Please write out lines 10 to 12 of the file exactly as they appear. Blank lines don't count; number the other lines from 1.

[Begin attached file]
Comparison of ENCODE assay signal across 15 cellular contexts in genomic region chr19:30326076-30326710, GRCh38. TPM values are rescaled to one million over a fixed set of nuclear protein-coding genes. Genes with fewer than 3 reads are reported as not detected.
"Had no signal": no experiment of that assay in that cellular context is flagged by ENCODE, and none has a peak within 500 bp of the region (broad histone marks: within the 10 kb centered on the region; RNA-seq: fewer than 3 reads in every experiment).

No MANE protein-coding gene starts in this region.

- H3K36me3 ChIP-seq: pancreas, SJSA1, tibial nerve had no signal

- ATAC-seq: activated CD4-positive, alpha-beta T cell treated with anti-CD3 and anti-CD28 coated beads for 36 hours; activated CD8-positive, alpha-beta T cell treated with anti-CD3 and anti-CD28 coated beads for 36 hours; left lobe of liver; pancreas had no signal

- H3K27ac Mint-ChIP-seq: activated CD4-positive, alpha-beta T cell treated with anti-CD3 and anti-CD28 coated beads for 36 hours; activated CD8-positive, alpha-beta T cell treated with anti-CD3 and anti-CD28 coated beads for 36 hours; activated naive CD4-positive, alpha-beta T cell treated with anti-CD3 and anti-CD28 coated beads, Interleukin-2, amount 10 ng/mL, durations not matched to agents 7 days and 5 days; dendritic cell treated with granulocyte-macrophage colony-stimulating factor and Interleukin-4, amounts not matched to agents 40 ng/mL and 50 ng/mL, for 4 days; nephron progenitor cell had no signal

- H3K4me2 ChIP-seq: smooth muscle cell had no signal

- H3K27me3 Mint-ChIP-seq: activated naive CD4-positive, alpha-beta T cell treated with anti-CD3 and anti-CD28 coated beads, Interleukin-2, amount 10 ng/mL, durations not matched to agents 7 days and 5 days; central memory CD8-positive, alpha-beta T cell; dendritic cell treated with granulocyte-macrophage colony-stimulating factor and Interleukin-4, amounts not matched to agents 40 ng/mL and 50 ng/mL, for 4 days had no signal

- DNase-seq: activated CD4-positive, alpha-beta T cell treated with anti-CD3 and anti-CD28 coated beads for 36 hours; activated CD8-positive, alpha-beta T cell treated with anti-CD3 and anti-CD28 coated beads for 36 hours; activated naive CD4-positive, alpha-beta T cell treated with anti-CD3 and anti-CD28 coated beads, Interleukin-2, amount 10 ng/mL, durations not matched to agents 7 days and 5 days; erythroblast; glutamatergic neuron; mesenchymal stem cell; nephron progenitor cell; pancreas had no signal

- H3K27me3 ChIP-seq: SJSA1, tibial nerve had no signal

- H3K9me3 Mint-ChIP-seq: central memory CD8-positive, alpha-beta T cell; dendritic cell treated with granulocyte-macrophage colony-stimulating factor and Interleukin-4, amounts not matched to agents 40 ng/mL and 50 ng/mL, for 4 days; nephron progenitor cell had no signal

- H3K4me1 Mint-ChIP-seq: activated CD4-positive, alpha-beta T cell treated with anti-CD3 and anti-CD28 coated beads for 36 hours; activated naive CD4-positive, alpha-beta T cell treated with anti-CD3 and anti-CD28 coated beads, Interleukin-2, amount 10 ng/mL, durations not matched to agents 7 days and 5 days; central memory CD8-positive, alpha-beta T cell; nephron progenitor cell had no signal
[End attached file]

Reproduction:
- H3K27me3 ChIP-seq: SJSA1, tibial nerve had no signal

- H3K9me3 Mint-ChIP-seq: central memory CD8-positive, alpha-beta T cell; dendritic cell treated with granulocyte-macrophage colony-stimulating factor and Interleukin-4, amounts not matched to agents 40 ng/mL and 50 ng/mL, for 4 days; nephron progenitor cell had no signal

- H3K4me1 Mint-ChIP-seq: activated CD4-positive, alpha-beta T cell treated with anti-CD3 and anti-CD28 coated beads for 36 hours; activated naive CD4-positive, alpha-beta T cell treated with anti-CD3 and anti-CD28 coated beads, Interleukin-2, amount 10 ng/mL, durations not matched to agents 7 days and 5 days; central memory CD8-positive, alpha-beta T cell; nephron progenitor cell had no signal